A Nuclear Iran No Big Deal?

As he has before, Obama made clear today that he is very worried about terrorists’ getting hold of nuclear weapons:

Groups like al Qaeda are working hard to acquire nuclear weapons, and “if they ever succeed, they would surely use it,” President Barack Obama said while speaking to more than 40 world leaders Tuesday.

Hmm. Isn’t the most likely conduit for terrorists a nuclear-armed Iran? No, no. Obama assures us that the risks from other nuclear-armed states has gone down. No, really:

Obama said that 20 years after the end of the Cold War, the world faces “a cruel irony”: that the risk of “a nuclear confrontation between nations has gone down, but the risk of a nuclear attack has gone up.”

“Nuclear materials that could be sold or stolen and fashioned into a nuclear weapon exist in dozens of nations,” Obama said in excerpts released by the White House. “Just the smallest amount of plutonium — about the size of an apple — could kill and injure hundreds of thousands of innocent people.”

Obama warned that if al Qaeda or other extremist groups were able to successfully use a nuclear device, it “would be a catastrophe for the world — causing extraordinary loss of life and striking a major blow at global peace and stability.”

The cruel irony here is that we have a president pledging devotion to nonproliferation who has disclaimed interest in a military strike against the greatest potential nuclear threat we face and who is trying to pass off watered-down sanctions as an effective response to the mullahs’ nuclear ambitions. Obama called for a “new mindset” and pooh-poohed mere “pledges.” Fair enough. Then why not a firm and unconditional statement that the U.S. will do whatever it takes to prevent a nuclear-armed Iran? Why not encourage Congress to proceed with refined-petroleum sanctions and to make clear to the Russians and Chinese that their support for only gruel-thin sanctions is insufficient? Well, he seems to think Iran’s not really the problem — or that’s the latest gambit to deflect from his failed Iran policy.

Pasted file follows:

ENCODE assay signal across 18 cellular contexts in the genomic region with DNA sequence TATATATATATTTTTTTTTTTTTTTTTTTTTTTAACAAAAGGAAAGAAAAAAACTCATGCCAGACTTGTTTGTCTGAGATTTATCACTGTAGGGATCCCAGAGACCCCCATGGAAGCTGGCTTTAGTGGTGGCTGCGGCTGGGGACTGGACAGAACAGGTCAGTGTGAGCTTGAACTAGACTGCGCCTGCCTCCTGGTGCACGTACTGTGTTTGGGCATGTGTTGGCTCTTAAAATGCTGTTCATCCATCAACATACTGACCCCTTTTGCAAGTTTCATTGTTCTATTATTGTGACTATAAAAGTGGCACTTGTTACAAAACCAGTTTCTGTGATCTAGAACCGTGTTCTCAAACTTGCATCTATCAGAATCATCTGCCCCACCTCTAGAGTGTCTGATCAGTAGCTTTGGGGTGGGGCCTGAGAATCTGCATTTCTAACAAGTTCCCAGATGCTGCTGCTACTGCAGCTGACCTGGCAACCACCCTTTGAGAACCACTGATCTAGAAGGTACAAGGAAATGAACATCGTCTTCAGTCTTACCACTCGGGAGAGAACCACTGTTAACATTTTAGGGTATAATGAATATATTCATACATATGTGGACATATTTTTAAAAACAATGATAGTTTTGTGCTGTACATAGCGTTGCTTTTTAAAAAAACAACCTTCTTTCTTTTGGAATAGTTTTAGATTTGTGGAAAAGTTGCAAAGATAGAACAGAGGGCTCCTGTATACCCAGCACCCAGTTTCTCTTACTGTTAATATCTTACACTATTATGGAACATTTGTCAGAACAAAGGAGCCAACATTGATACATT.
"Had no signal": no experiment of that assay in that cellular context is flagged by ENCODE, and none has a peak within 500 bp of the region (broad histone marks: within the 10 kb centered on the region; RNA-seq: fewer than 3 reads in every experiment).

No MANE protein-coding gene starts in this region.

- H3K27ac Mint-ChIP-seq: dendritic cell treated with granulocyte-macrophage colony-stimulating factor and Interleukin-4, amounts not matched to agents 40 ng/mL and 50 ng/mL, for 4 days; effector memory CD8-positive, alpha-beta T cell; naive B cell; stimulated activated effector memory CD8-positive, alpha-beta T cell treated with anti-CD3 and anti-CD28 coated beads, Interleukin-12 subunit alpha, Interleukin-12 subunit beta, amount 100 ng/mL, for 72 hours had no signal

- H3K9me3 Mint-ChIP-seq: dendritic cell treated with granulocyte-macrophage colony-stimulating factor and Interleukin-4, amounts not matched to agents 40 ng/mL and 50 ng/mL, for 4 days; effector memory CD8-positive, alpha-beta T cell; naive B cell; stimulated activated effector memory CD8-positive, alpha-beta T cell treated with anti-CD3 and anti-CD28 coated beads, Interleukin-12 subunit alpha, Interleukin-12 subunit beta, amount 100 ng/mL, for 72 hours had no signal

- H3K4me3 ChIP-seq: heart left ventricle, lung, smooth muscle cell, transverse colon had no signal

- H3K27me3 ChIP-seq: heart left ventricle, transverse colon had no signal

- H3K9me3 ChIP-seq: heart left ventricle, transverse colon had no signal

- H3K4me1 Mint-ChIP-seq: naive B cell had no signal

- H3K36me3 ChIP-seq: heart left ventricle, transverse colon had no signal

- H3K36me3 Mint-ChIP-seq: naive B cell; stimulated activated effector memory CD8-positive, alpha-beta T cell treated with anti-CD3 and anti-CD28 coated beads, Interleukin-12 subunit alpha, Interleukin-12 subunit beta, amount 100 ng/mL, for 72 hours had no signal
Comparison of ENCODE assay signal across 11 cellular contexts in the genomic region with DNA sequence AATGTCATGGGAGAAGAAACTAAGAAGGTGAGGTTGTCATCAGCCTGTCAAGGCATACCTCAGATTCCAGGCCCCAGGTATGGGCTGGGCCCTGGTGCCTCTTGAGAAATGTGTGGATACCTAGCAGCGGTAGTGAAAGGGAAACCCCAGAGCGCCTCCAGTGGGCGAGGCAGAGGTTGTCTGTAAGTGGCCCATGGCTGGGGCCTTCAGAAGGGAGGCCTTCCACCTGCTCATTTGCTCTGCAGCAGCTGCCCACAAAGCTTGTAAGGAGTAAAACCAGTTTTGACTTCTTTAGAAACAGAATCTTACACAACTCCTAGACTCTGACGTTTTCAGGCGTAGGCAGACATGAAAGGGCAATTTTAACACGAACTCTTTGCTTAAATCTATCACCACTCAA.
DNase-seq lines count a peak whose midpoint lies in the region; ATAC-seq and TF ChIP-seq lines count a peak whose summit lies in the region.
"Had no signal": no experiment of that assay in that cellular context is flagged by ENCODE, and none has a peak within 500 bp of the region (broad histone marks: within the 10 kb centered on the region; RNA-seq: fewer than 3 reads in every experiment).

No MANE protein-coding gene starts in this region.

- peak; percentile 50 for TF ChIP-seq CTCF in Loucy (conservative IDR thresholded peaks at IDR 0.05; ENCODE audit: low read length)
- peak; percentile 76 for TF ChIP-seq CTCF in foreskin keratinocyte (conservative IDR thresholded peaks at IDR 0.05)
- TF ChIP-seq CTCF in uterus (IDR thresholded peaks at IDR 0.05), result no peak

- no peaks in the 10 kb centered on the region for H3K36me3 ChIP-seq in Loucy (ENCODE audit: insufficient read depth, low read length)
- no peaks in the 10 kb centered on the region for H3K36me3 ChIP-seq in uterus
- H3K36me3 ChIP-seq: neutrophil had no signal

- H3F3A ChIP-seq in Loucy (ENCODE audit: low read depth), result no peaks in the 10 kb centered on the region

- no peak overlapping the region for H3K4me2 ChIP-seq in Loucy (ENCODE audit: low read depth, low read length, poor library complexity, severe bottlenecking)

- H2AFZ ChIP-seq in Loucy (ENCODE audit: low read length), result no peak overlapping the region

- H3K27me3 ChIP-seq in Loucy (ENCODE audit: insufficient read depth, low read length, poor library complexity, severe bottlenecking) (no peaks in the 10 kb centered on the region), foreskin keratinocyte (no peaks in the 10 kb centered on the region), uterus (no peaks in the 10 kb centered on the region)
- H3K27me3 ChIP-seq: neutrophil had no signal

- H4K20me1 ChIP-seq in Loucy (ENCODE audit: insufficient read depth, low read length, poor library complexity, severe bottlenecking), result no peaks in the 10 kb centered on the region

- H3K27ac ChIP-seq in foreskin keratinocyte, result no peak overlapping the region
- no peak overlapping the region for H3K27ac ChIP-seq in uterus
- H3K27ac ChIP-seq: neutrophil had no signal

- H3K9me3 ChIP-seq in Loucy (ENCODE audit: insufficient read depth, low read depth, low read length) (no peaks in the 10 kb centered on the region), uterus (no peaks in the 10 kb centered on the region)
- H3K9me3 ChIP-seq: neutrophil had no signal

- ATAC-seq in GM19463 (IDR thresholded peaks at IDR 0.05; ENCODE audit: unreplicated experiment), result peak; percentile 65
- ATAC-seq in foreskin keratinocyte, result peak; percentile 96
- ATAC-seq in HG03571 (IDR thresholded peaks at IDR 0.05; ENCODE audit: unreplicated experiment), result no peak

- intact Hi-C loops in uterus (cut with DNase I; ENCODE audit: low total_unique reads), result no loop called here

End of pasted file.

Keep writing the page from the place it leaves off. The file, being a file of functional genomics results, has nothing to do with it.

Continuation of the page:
Obama is painting himself into a corner with his high-flying rhetoric. Should he permit Iran — the most significant state sponsor of terrorist groups — to attain their nuclear ambitions (a likely outcome unless his policy changes dramatically), he will rightly be identified as the president who most endangered not only Israel’s security but ours as well. Frankly, if Iran goes nuclear, no one is going to buy the notion that it’s no big deal and that the name of the game then is to keep Iran from giving the nukes to their surrogates. Obama’s suggestion that we really need not worry about nation-states is once again confirmation of his unseriousness about thwarting Iran’s nuclear plans.